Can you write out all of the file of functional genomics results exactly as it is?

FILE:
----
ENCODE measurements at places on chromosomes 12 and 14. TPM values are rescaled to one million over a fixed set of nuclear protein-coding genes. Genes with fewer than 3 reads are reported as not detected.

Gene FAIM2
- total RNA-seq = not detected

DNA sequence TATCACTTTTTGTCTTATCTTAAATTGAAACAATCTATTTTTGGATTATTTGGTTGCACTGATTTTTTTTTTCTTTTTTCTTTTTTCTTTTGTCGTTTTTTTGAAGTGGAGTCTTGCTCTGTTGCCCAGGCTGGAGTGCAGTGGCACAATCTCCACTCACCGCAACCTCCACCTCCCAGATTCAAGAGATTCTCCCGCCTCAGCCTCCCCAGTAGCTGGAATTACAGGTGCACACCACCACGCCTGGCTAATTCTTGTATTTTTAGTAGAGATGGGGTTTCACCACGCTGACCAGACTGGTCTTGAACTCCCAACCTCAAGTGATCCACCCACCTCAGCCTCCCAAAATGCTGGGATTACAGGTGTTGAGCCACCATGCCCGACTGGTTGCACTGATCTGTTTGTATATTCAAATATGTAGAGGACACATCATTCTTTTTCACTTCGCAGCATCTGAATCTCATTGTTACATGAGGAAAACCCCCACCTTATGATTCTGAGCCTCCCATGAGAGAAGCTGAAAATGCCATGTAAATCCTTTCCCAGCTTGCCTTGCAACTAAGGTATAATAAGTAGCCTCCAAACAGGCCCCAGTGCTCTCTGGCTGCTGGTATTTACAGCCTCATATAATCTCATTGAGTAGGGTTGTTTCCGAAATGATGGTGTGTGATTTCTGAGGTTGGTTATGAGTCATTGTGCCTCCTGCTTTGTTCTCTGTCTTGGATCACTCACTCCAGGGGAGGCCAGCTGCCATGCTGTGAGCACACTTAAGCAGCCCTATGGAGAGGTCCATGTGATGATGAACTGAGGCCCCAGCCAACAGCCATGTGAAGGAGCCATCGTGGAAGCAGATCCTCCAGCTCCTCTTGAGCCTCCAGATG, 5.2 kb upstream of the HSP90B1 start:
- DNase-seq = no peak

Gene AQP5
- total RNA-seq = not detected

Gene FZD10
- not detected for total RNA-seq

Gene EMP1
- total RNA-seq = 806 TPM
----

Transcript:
ENCODE measurements at places on chromosomes 12 and 14. TPM values are rescaled to one million over a fixed set of nuclear protein-coding genes. Genes with fewer than 3 reads are reported as not detected.

Gene FAIM2
- total RNA-seq = not detected

DNA sequence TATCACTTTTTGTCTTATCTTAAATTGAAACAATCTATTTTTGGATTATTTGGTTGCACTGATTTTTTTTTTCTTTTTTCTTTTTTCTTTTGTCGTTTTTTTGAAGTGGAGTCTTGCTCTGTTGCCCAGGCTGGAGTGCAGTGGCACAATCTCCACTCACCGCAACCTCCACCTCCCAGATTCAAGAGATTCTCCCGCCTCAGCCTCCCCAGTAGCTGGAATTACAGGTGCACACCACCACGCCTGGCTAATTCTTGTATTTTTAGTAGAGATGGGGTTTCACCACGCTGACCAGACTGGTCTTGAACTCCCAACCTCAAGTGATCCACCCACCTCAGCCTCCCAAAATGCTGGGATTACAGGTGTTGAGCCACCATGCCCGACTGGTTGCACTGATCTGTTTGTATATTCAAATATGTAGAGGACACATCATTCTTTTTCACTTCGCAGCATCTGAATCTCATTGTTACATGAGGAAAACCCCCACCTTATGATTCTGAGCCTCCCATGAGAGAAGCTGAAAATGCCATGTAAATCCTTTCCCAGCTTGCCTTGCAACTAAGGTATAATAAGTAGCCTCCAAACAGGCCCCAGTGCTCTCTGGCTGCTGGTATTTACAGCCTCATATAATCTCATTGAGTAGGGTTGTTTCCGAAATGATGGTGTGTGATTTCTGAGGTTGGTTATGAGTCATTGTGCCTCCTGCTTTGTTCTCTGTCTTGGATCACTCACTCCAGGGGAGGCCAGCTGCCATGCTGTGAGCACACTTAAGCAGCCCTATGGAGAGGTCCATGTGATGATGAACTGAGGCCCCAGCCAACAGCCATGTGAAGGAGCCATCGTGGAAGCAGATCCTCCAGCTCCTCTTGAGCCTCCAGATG, 5.2 kb upstream of the HSP90B1 start:
- DNase-seq = no peak

Gene AQP5
- total RNA-seq = not detected

Gene FZD10
- not detected for total RNA-seq

Gene EMP1
- total RNA-seq = 806 TPM